This expat life is like a wheel. Some of us here more or less permanently are at the centre, but the wheel revolves through the year with people leaving, and others arriving. We always seem to be saying things like ‘ah, you’re back – good to see you again’ or ‘have a good trip, we’ll see you in a few months.’
The leavers include European expats, who tend to return to their country of origin during the northern summer, but are balanced by others arriving who take the opportunity to make the long flight south each year. US expats tend to leave every couple of years – the flight is much longer and more expensive, so the journey ‘home’ is for several months. Australians are just a hop away, especially if from the west coast, so might vanish several times a year. These are balanced by the ‘same time each year’ people who turn up like clockwork – same dates, same accommodation year after year. And why not.
People also disappear on visa runs, most often to Singapore, but maybe Thailand, Malaysia, or Brunei. As little as an overnighter, but sometimes a holiday is thrown in too. We have several friends away at the moment – in Europe, heading to Europe, off to the States, on holiday in India – it can be a transient lifestyle.
But there’s one departure we had not factored in; the one without the opportunity to make the farewell. When death comes to call.
We lost a dear friend last week. It was unexpected and all the more shocking because she died in her sleep after our usual friendly and raucous Friday-night quiz at the local expat hangout. There was no hint whatsoever that we would all be so shocked and deeply saddened just a few hours later.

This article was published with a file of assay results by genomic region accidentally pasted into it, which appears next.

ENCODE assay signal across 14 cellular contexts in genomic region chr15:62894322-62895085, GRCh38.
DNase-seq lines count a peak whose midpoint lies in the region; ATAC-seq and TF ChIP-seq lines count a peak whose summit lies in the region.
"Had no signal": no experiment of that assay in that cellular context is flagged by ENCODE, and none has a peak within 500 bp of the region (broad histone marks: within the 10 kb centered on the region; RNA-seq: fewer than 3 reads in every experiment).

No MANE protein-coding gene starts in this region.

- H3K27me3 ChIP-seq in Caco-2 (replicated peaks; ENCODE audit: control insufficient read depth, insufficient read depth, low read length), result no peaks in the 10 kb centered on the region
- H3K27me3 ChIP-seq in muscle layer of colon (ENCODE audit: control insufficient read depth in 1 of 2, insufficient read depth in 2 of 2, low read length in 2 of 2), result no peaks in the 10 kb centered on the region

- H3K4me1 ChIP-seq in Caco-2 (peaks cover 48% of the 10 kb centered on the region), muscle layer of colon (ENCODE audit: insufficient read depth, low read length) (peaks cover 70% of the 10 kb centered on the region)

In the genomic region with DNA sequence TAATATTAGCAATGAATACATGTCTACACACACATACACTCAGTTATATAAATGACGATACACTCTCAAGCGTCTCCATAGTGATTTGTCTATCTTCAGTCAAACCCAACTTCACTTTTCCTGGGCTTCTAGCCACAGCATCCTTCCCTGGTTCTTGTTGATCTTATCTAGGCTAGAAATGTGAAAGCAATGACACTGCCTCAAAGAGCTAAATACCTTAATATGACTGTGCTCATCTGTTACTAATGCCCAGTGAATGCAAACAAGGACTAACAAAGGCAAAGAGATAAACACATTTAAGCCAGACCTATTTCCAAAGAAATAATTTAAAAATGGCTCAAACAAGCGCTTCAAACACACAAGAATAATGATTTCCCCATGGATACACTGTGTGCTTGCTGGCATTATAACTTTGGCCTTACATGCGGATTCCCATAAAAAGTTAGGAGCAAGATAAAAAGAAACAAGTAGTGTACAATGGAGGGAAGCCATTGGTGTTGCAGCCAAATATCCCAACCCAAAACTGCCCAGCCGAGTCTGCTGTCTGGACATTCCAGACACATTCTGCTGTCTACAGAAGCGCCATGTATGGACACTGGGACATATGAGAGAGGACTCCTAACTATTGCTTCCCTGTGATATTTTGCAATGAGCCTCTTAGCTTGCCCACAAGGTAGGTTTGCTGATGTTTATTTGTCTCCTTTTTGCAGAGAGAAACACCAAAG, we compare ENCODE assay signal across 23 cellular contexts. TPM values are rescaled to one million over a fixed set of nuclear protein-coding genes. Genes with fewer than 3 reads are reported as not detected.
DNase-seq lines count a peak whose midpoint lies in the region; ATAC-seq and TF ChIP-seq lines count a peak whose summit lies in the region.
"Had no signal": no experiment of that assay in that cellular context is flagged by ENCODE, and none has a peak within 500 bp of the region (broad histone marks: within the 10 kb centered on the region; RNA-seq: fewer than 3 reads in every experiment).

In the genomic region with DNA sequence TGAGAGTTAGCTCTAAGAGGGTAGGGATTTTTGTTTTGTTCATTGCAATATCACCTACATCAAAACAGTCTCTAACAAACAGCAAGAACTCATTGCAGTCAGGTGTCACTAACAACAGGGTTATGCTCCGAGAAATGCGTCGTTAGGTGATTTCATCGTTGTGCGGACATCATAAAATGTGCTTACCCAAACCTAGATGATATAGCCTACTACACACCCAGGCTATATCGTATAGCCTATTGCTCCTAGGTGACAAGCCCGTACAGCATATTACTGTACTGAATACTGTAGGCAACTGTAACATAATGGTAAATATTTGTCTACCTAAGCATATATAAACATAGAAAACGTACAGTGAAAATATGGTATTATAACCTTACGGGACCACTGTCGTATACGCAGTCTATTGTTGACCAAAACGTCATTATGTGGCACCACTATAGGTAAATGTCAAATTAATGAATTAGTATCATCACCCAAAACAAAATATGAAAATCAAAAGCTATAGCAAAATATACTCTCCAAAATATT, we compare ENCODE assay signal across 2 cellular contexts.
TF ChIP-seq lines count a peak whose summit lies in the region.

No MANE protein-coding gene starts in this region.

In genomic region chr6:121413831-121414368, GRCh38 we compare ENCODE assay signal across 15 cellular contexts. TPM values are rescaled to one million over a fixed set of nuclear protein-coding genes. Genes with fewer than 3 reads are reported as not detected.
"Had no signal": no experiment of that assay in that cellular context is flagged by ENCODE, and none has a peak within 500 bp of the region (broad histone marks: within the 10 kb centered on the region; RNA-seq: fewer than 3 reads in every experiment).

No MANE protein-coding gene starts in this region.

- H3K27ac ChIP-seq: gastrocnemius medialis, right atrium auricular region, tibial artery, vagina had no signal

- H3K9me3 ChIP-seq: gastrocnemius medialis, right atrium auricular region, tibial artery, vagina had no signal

There are formalities of course, and US friends have stepped in to deal with the required consular issues for a US citizen. There will be a cremation, but a farewell that will be nothing as elaborate as a Balinese event. There is just one facility on the island for Westerners and we’ve heard it’s a bit grim, but we’ll find out for ourselves soon enough. Her friends are rallying and we will face the sad task of packing her belongings later this week. They will go to the charity shop that supports children requiring cranio-facial surgery, as per her wishes. Stuff. We surround ourselves with things, but in the end they mean nothing and will only become someone else’s stuff.
So this is my goodbye to a smart, witty, straight-talking friend who sometimes called me ‘girlfriend’, and often called me ‘honey’. The first, and only, person on the planet I would ever countenance to do so. From her, it felt right.
Fly on the wings of angels to your rest. Our Bali life has been enriched by having you in it.